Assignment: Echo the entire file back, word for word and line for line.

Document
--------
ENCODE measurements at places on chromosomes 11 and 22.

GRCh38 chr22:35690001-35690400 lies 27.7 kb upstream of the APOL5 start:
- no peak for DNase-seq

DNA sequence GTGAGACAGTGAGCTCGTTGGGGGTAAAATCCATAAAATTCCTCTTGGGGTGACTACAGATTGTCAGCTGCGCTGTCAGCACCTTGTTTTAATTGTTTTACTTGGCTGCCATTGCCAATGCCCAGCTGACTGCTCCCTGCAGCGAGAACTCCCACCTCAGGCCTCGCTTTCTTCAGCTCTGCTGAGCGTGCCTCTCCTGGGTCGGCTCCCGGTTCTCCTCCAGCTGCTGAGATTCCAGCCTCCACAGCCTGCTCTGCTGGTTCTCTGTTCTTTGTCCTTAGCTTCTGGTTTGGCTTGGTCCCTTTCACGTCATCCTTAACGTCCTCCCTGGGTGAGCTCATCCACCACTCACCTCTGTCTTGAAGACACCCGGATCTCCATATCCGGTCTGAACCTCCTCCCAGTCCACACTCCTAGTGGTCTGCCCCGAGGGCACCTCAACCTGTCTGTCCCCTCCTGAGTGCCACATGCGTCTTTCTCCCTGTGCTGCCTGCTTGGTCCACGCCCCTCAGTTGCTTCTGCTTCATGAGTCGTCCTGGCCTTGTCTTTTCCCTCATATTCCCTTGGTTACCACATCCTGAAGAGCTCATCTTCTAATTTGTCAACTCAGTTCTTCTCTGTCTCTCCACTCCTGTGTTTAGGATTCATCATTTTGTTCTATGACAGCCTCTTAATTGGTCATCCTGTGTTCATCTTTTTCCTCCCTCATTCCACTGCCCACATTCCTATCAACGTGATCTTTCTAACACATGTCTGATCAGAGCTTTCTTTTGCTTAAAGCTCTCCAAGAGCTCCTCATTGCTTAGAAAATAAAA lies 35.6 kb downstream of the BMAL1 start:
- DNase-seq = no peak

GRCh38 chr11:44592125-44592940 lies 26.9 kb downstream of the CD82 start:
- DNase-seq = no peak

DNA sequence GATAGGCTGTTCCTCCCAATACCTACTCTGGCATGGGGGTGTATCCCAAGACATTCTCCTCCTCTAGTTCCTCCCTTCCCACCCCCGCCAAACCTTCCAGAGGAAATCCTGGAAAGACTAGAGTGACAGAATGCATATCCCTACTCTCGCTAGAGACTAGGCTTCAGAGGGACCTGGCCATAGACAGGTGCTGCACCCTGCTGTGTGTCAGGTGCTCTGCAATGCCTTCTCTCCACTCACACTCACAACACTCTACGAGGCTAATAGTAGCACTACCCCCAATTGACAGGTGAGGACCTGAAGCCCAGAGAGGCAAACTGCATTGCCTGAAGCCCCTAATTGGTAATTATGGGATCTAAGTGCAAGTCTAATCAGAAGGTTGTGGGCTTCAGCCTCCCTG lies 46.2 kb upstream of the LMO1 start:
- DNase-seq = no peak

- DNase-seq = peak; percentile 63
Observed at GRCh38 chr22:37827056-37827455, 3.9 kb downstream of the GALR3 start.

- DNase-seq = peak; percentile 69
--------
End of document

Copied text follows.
ENCODE measurements at places on chromosomes 11 and 22.

GRCh38 chr22:35690001-35690400 lies 27.7 kb upstream of the APOL5 start:
- no peak for DNase-seq

DNA sequence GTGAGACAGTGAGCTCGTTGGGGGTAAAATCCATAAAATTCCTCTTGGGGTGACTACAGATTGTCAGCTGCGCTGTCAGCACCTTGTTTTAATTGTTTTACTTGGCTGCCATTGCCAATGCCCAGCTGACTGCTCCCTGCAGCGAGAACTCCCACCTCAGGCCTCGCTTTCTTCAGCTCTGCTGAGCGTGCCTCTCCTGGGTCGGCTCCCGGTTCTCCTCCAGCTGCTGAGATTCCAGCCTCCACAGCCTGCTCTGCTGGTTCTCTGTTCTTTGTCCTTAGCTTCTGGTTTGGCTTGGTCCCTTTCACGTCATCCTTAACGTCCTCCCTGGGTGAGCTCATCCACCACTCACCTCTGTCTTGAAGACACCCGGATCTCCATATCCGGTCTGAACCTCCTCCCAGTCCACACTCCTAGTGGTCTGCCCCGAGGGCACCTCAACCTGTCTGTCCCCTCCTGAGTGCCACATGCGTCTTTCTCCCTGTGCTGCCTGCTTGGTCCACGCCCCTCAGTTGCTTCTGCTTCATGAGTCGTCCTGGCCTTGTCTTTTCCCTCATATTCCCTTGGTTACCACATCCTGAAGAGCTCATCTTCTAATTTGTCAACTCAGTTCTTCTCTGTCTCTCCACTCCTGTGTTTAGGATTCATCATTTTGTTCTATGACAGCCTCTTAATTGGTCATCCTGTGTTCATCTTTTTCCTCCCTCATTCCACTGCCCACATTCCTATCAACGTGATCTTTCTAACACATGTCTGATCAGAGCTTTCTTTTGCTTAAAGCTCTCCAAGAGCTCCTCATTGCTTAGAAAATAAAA lies 35.6 kb downstream of the BMAL1 start:
- DNase-seq = no peak

GRCh38 chr11:44592125-44592940 lies 26.9 kb downstream of the CD82 start:
- DNase-seq = no peak

DNA sequence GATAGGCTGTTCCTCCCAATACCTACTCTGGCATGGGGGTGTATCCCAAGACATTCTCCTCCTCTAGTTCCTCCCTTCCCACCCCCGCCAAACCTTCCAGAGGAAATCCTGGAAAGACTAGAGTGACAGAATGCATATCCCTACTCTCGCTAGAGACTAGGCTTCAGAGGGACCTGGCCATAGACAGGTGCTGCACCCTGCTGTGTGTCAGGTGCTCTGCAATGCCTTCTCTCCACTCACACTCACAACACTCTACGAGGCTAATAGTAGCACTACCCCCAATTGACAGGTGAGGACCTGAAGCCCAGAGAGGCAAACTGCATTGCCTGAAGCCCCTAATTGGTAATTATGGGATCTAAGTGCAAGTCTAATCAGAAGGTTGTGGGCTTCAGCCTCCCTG lies 46.2 kb upstream of the LMO1 start:
- DNase-seq = no peak

- DNase-seq = peak; percentile 63
Observed at GRCh38 chr22:37827056-37827455, 3.9 kb downstream of the GALR3 start.

- DNase-seq = peak; percentile 69